The significance of stormwater as a viable alternative for overcoming freshwater shortages in urban areas has been widely recognized. Stormwater with suitable quality can be utilised for different ‘fit-for-purposes’. However, the prevalent use of stormwater has become a challenge due to the declining stormwater quality from toxic pollutants such as metals and hydrocarbons. These pollutants, primarily accumulate on urban impervious surfaces such as roads during dry weather periods, and eventually washed-off and transported by stormwater runoff to receiving waterways. Prior to entraining into stormwater runoff, pollutants undergo different transformation processes, in which their physical and chemical forms undergo dynamic changes, resulting in changes to their persistence, mobility, toxicity and bioavailability characteristics. These transformation processes can be influenced by the physicochemical properties of road dust particles, the primary adsorbents of pollutants, and prevailing environmental conditions. It can be considered that the deterioration of stormwater quality is not only influenced by the presence of toxicants, but also the transformations that they undergo during dry weather periods. This is because of the variability in mobility, bioavailability and toxicity of transformed pollutants can exert a significant impact on stormwater quality compared to their original form. Stormwater quality enhancement should therefore be undertaken in a way that the transformation processes of pollutants are thoroughly understood.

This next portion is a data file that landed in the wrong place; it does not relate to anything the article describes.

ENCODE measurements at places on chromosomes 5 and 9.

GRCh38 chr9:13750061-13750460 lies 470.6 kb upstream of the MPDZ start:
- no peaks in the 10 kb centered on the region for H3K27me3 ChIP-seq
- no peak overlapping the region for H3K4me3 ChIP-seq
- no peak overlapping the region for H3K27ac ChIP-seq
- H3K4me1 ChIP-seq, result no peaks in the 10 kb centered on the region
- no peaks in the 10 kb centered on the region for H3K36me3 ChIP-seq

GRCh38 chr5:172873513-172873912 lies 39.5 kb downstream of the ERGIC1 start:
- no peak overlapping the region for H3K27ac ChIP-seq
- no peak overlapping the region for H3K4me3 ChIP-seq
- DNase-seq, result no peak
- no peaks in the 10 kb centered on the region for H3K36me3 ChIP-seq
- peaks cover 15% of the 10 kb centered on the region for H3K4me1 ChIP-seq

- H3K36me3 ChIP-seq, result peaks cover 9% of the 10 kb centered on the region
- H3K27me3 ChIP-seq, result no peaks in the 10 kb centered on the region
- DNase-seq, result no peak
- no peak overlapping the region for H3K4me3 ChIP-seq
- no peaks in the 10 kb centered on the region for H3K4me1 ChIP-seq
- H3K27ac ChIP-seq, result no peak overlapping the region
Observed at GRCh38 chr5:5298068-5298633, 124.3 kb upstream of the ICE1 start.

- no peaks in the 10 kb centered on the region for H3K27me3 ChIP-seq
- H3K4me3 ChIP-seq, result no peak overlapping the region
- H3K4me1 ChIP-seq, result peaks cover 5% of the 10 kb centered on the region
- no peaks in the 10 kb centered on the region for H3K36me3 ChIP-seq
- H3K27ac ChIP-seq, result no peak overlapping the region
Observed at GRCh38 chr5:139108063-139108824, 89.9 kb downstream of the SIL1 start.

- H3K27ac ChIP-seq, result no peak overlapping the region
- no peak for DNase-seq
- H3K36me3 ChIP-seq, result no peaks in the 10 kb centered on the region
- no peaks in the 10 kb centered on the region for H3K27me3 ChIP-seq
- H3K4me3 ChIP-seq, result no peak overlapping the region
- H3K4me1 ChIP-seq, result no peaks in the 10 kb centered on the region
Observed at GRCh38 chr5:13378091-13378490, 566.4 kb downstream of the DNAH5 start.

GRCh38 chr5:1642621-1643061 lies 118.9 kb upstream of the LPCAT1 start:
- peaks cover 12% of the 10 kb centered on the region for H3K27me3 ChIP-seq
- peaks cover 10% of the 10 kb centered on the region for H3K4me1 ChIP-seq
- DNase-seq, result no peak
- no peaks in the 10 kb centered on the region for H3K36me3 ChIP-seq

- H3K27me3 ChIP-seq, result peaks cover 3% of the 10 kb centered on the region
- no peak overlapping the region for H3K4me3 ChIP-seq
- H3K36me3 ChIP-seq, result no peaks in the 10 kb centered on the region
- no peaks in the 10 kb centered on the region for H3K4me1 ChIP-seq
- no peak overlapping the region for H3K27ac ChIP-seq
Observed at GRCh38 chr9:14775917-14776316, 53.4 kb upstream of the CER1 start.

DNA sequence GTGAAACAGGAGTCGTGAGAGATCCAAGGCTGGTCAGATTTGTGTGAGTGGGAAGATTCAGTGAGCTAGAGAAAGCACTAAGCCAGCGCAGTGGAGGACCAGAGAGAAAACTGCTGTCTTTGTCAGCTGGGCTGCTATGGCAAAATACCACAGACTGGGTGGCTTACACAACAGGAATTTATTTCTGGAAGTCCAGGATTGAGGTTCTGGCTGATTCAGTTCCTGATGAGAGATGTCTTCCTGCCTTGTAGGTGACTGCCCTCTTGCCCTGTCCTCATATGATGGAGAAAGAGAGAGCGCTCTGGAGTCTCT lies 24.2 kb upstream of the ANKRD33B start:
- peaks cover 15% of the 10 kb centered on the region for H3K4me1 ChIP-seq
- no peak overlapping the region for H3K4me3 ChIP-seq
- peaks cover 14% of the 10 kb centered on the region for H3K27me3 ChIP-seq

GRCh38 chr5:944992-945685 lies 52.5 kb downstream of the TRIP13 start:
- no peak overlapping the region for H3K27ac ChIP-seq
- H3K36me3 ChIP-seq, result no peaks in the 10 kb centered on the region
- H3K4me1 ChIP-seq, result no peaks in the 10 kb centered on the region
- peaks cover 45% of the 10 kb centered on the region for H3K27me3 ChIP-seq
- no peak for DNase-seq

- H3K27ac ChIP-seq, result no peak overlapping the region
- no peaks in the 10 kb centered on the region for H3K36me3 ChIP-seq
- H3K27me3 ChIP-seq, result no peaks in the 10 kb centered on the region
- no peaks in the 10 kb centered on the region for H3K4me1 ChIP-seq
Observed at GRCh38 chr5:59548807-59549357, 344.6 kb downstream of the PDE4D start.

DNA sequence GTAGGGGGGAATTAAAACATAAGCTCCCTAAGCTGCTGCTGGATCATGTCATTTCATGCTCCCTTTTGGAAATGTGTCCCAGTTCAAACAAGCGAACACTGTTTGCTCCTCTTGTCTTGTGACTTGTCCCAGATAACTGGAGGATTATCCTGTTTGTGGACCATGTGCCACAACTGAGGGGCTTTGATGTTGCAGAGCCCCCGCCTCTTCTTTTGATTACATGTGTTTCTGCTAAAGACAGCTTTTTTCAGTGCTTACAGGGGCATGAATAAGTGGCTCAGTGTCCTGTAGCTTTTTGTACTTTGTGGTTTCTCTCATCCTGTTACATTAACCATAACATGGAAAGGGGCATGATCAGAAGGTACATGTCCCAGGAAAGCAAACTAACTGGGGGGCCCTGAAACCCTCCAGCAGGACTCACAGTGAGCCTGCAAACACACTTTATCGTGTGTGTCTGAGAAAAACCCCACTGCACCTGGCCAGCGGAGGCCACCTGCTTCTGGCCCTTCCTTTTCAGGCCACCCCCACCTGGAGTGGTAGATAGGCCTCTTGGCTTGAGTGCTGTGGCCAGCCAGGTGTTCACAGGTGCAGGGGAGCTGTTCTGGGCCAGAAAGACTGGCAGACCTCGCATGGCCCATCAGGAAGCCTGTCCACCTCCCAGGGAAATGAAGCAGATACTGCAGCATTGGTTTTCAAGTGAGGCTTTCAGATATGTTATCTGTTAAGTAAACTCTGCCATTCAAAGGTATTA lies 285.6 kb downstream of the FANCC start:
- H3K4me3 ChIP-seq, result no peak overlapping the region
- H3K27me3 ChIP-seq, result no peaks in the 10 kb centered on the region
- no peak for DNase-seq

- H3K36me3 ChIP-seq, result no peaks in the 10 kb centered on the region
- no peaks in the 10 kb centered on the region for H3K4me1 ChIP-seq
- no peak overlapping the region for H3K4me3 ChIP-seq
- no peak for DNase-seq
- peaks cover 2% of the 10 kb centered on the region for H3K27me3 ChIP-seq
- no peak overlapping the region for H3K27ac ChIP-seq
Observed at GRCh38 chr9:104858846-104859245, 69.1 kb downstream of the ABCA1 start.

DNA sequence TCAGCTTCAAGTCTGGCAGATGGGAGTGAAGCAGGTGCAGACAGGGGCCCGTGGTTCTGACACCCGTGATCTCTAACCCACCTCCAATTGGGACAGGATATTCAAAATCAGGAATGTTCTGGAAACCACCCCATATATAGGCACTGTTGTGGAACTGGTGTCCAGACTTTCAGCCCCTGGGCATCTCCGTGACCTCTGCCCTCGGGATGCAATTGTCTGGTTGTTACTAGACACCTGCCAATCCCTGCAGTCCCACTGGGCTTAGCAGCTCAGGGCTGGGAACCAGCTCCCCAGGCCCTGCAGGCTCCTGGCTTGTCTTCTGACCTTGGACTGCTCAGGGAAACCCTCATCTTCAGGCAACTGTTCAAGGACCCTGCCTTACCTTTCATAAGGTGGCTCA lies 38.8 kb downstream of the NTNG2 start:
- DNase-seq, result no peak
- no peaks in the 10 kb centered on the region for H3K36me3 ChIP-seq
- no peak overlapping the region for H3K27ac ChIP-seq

PACE Building, 20 Cornwall Street, Woolloongabba
Interaction space (Room 4002)